PENDING: Criminal Records on Rental Applicants
Similar to “Ban the Box” employment laws, this bill would prohibit the property owner from inquiring about, or requiring the tenant to disclose, any criminal records during the rental application process. After the initial rental application phase, landlords can request a criminal background check.
If the owner considers denying an applicant based on their criminal record, they are required to provide the rental applicant a written statement as to the basis of their possible denial within 5 days of receiving the background report. The rental applicant will then have 14 days to provide evidence of record inaccuracy, evidence of rehabilitation, or other factors. The owner would then need to reconsider within a specified time, and if the decision to deny holds, the landlord would need to notify the rental applicant in writing.
If this bill passes, it will be the third “Ban the Box” housing law in place in the U.S., alongside Seattle, WA and Detroit, MI.
PENDING: Allowances for Tenants to Shelter those at Risk of Homelessness
This bill would permit a tenant to temporarily allow a person at risk of homelessness to live with them for up to 12 months, regardless of the lease, without negative repercussions from the property owner.
Landlords can adjust the rent payable under the lease as compensation during the time the extra person is staying with the tenants, which terms would need to be agreed upon in writing by both parties. This bill would also permit the landlord to request a background check, however at this time, the bill does not say how or if a property owner would be permitted to deny the additional occupant if the findings within the background check do not meet their written rental standards. Nor does it describe allowable eviction causes (i.e. if the occupying guest breaks the tenant’s pre-existing lease).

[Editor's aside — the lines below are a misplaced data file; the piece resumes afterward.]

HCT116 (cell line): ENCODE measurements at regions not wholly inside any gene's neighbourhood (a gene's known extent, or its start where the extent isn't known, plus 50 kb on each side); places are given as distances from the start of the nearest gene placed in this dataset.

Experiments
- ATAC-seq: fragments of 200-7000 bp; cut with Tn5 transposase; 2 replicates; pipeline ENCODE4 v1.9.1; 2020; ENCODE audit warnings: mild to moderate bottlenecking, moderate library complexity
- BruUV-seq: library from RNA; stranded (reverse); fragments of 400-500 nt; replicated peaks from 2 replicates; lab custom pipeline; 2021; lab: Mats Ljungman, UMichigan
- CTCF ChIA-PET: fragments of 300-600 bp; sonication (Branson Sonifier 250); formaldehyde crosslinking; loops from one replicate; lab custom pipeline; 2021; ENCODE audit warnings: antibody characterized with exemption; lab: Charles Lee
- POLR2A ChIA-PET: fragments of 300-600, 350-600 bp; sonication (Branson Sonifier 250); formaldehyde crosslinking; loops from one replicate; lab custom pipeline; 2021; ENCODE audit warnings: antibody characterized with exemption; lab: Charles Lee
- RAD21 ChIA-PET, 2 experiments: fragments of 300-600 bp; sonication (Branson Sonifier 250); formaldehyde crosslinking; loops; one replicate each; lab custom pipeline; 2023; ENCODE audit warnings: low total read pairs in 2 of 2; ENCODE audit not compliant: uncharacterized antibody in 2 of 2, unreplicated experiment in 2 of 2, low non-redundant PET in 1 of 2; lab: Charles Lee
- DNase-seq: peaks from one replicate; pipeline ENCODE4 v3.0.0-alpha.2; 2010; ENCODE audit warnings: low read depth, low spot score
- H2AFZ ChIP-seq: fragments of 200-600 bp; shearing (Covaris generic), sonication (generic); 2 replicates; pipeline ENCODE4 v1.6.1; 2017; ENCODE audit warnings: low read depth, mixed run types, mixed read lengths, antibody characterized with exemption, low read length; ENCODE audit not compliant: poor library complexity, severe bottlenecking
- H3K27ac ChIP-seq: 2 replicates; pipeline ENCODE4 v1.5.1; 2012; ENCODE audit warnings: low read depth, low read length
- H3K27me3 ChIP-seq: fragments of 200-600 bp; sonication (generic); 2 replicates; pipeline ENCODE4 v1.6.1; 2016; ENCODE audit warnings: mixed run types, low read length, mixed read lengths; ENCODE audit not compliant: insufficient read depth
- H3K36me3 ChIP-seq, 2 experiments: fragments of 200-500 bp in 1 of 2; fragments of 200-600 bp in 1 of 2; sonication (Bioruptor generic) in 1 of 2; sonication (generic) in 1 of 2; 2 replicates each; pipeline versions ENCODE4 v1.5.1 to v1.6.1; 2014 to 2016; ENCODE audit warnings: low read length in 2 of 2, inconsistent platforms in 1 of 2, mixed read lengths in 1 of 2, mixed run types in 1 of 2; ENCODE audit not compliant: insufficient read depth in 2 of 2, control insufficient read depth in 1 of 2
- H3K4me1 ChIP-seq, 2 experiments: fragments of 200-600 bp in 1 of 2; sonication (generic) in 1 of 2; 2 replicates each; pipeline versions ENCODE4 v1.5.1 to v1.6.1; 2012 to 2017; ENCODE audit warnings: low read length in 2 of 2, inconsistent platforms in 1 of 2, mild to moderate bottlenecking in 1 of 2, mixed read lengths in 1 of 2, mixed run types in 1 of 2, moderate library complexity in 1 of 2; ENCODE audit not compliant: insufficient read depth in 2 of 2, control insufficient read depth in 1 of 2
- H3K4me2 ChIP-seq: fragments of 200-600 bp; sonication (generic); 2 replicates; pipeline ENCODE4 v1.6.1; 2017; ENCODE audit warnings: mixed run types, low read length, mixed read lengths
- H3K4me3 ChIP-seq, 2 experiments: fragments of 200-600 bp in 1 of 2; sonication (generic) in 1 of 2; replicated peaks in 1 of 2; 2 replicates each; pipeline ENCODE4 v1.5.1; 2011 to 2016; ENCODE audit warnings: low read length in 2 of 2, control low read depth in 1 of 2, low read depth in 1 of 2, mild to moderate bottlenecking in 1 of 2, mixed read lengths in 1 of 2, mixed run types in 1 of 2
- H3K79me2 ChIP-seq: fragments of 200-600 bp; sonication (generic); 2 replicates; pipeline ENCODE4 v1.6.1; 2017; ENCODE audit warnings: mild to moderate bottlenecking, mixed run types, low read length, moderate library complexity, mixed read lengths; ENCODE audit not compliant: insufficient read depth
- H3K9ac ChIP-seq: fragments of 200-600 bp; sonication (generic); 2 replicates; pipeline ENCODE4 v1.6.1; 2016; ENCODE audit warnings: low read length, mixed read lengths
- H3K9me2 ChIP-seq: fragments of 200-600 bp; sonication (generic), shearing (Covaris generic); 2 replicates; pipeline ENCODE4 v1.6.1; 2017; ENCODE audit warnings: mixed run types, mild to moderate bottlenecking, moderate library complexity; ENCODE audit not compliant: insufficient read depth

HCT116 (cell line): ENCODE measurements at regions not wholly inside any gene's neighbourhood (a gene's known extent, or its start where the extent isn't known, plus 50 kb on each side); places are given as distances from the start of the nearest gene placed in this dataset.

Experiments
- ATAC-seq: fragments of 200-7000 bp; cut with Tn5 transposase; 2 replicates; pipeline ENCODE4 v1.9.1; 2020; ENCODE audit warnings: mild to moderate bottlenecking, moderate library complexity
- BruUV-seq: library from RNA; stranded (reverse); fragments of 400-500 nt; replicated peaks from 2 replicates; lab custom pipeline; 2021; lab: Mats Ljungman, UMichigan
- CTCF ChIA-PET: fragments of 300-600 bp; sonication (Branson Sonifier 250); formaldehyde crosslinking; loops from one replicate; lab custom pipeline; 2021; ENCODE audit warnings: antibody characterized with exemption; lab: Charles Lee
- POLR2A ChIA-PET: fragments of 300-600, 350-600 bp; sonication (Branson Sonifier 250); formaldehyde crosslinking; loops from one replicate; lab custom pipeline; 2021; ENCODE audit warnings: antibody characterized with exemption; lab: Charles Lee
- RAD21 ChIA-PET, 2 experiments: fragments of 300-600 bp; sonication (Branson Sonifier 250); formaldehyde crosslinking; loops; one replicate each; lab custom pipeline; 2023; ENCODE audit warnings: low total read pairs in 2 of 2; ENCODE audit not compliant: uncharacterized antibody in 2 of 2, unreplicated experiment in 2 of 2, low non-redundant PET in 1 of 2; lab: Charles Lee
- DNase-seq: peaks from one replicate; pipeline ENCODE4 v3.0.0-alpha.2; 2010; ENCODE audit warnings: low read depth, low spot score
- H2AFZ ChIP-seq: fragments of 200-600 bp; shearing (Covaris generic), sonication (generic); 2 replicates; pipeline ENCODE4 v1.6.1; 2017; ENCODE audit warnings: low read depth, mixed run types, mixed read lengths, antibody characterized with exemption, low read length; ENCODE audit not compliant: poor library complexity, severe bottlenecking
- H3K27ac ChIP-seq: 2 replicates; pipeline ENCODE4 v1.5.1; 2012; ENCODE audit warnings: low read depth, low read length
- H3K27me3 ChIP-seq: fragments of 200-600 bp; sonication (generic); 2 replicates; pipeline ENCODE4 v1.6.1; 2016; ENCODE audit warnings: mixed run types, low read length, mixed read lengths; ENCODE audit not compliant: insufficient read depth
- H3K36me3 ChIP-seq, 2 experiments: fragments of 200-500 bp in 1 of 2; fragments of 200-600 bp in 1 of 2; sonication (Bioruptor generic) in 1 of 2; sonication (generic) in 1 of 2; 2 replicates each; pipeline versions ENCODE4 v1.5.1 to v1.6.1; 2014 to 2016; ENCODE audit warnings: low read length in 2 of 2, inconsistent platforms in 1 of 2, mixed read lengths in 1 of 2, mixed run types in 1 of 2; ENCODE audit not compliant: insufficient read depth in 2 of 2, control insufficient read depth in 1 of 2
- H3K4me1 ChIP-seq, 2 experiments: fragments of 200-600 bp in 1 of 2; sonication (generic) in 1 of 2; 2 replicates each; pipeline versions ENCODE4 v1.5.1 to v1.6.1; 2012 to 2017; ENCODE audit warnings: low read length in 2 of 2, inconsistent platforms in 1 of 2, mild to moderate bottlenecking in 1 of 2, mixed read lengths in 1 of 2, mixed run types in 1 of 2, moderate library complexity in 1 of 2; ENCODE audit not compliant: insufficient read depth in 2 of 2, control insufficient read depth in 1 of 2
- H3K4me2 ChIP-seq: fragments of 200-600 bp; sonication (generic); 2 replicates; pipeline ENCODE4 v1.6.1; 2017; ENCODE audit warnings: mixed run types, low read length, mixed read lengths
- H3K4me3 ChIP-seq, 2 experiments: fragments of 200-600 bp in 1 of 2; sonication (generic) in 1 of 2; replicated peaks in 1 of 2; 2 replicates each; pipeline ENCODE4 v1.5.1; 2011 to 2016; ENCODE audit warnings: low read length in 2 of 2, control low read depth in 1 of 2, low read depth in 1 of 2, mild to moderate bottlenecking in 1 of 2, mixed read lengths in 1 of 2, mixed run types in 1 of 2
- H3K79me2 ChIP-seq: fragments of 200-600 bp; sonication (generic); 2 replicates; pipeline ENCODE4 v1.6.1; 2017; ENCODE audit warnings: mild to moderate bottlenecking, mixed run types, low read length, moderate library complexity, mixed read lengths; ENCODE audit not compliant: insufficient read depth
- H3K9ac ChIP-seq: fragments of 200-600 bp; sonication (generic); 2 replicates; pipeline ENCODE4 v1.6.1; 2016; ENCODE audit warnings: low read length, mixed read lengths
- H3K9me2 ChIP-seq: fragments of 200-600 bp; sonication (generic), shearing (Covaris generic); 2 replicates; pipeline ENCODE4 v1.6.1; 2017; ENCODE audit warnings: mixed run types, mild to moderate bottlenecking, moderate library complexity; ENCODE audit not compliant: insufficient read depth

PENDING: Requirements for the Homeless Coordinating and Financing Council
SB 333 would require the Homeless Coordinating Financing Council to develop and implement a strategic plan for addressing homelessness in California by July 1, 2021.
PENDING: Mandatory Acceptance of Section 8
The Fair Employment and Housing Act currently prohibits housing discrimination based on source of income. While Section 8 housing vouchers do not legally fall into the “source of income” category, this bill would change that. By expanding the definition of “source of income” to include section 8 housing vouchers, it would make it illegal for any property owner to deny a tenancy based on the applicant’s Section 8 enrollment.